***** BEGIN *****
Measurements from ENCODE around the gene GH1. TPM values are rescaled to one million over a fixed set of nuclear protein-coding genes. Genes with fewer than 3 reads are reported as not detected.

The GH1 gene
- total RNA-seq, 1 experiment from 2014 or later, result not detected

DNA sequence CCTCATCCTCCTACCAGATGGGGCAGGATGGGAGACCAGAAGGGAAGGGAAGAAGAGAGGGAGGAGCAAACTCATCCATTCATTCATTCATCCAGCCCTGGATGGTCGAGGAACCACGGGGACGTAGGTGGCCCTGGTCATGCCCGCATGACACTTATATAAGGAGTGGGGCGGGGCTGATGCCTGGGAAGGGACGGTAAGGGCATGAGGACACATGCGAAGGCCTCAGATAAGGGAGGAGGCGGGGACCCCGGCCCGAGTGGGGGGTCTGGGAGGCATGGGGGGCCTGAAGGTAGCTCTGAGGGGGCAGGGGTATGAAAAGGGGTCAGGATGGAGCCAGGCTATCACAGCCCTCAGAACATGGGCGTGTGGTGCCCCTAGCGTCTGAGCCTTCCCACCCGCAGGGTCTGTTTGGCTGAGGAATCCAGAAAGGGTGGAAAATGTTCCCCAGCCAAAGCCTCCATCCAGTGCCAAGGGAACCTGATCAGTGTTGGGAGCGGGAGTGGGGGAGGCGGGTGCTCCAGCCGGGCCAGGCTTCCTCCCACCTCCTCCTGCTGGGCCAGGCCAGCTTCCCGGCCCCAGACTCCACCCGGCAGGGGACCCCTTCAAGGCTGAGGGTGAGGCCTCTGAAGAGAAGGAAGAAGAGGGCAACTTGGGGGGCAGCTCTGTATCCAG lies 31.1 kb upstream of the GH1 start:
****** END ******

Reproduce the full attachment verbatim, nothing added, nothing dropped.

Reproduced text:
Measurements from ENCODE around the gene GH1. TPM values are rescaled to one million over a fixed set of nuclear protein-coding genes. Genes with fewer than 3 reads are reported as not detected.

The GH1 gene
- total RNA-seq, 1 experiment from 2014 or later, result not detected

DNA sequence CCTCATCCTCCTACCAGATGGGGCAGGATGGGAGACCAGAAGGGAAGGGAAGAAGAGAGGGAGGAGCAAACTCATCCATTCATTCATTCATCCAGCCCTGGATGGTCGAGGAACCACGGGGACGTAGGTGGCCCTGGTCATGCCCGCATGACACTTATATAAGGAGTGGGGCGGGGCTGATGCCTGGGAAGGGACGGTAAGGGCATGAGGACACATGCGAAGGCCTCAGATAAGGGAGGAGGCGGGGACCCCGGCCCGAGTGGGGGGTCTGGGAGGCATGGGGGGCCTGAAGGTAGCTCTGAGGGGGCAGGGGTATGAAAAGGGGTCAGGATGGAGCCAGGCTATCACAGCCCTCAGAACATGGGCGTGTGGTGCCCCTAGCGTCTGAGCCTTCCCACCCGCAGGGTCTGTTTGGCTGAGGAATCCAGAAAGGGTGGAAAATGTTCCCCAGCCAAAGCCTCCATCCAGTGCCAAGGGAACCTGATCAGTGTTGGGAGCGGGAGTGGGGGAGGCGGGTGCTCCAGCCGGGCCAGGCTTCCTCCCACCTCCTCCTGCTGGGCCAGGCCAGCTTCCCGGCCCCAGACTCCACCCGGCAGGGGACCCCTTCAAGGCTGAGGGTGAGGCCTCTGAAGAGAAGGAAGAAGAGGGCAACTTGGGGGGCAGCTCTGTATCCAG lies 31.1 kb upstream of the GH1 start: